Tuesday, March 11, 2008

Jacob Julius Garfinkle (1913-1952)

I am about a week late, but I still wanted to commemorate the birthday of one of my favorite screen performers, John Garfield, known to his friends as Julie.  Born on March 4th as Jacob Julius Garfinkle, Garfield would have been 95 this year. One of the earliest practitioners of the Method in Hollywood, Garfield is the link between the "city boys," Cagney and Bogart, and the later Method boys, Clift, Brando, and Dean.  Often called Hollywood's "first rebel," Garfield remains sadly unknown by most people, even more serious cinephiles.  Of course, this is related to Garfield's untimely demise, brought on by the stress of the Blacklist and his being hounded by HUAC.  

One of the first actors to have his own production company, Garfield was coming into his own as an actor after getting out of a rather stifling contract with Warner Bros. when the Blacklist hit him.  A committed progressive, Garfield was always sympathetic to leftist causes, and though he was said not to be a Communist Party member, he was victimized by his associations.  In the end, it is believed that the Committee wanted him to turn in his own wife who was a Party member. He did not cave to the Committee, but the strain was too much for his career, marriage, and heart.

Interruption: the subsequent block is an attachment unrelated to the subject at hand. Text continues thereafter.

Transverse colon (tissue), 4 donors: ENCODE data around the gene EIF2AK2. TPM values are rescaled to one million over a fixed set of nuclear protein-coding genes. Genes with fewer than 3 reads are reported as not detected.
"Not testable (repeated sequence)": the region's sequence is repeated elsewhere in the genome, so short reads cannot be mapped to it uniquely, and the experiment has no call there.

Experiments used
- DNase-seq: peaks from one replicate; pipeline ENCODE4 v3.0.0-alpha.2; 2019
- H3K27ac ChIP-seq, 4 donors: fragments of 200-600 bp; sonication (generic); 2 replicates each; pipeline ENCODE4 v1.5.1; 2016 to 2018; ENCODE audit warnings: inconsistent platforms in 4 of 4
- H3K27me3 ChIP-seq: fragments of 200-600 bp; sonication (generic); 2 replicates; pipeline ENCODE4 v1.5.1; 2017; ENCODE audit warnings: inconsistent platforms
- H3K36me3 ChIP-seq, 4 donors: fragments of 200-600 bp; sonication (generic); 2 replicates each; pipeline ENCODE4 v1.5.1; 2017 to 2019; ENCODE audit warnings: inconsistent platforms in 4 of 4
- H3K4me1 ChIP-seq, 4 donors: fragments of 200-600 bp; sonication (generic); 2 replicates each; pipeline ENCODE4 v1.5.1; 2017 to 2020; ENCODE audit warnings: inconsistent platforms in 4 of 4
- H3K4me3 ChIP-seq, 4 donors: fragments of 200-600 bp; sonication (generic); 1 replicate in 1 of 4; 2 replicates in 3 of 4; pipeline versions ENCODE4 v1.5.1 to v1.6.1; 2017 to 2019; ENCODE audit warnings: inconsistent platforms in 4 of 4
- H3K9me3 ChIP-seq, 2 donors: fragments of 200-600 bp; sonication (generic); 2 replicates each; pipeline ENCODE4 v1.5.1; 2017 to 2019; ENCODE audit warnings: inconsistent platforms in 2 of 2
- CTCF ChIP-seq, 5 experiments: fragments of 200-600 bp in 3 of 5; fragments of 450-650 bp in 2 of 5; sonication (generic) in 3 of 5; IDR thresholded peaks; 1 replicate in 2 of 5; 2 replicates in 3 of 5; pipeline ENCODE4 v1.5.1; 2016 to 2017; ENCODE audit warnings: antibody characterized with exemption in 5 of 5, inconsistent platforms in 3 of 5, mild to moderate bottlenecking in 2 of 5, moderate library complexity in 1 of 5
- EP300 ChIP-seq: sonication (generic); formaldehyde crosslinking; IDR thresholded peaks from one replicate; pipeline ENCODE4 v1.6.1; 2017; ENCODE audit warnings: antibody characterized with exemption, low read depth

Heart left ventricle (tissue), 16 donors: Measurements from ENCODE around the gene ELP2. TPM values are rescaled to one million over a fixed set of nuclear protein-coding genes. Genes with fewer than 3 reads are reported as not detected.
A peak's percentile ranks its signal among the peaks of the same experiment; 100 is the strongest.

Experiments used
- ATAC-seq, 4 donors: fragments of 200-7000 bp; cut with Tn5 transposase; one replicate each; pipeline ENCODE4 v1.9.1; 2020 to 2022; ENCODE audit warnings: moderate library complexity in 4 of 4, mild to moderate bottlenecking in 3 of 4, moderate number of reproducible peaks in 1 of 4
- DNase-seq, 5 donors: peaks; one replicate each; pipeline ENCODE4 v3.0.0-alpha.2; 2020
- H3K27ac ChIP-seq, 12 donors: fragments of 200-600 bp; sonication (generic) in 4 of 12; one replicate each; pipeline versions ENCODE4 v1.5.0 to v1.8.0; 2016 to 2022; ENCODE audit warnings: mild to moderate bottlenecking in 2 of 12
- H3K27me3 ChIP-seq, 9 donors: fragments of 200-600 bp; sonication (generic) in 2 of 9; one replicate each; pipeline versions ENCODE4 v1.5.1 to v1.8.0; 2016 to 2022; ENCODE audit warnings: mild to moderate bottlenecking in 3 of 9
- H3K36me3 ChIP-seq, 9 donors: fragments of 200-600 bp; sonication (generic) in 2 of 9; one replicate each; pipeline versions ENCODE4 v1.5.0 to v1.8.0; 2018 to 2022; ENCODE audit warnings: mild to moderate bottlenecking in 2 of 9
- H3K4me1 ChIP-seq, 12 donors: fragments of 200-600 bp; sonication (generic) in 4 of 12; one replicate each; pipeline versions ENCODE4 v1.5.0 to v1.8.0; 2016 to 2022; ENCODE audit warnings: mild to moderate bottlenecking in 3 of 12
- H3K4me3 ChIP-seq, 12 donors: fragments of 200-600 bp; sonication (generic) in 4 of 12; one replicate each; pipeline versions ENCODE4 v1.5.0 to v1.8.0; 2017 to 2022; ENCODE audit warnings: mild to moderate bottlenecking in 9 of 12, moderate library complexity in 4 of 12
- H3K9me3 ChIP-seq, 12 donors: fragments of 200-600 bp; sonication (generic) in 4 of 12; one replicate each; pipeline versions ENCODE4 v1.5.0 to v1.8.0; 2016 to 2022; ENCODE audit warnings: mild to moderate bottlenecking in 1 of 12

Warner Home Video has promised that there is finally a John Garfield  box set (including 6 titles) coming to DVD this year.  Hopefully, it will include Pride of the Marines and The Breaking Point, neither of which have ever been available on home video, and which contain what I feel are his best performances.  In the meantime many of his most well-known films are already available on DVD.  These include Force of Evil, Body and Soul (Oscar Nomination for Best Actor), The Postman Always Rings Twice (a loan-out to MGM), and Humoresque.

Rest in peace, Julie.

Here's a link to a nice a tribute website as well as the most recent biography, Robert Nott's Her Ran All the Way published by Limelight Editions a few years back.

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